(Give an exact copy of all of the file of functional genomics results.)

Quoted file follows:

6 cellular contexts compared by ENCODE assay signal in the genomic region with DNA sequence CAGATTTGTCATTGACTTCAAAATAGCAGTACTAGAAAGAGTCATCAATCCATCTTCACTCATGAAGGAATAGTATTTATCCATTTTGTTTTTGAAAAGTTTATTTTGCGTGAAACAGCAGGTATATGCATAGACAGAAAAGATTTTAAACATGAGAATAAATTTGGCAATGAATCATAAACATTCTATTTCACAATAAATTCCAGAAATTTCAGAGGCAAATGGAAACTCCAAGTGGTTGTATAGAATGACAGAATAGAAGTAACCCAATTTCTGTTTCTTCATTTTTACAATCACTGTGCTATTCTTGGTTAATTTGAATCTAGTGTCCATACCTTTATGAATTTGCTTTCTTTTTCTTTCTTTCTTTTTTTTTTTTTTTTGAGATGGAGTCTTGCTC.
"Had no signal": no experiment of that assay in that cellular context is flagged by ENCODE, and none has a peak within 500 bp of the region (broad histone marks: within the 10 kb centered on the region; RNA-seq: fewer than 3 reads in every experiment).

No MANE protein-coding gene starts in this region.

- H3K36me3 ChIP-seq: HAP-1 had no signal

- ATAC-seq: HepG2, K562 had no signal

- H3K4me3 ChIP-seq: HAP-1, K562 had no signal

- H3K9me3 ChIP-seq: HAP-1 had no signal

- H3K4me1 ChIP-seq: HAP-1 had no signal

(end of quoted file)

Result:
6 cellular contexts compared by ENCODE assay signal in the genomic region with DNA sequence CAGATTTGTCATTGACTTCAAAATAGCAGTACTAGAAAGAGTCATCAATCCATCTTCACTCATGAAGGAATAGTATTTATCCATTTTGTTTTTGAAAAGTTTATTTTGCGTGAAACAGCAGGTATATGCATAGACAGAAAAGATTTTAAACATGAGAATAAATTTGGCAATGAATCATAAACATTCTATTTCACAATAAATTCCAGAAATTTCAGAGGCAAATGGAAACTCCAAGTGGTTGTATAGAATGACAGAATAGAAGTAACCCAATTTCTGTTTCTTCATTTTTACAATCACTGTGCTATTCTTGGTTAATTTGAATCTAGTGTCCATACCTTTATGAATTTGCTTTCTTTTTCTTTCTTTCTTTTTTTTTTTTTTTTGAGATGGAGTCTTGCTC.
"Had no signal": no experiment of that assay in that cellular context is flagged by ENCODE, and none has a peak within 500 bp of the region (broad histone marks: within the 10 kb centered on the region; RNA-seq: fewer than 3 reads in every experiment).

No MANE protein-coding gene starts in this region.

- H3K36me3 ChIP-seq: HAP-1 had no signal

- ATAC-seq: HepG2, K562 had no signal

- H3K4me3 ChIP-seq: HAP-1, K562 had no signal

- H3K9me3 ChIP-seq: HAP-1 had no signal

- H3K4me1 ChIP-seq: HAP-1 had no signal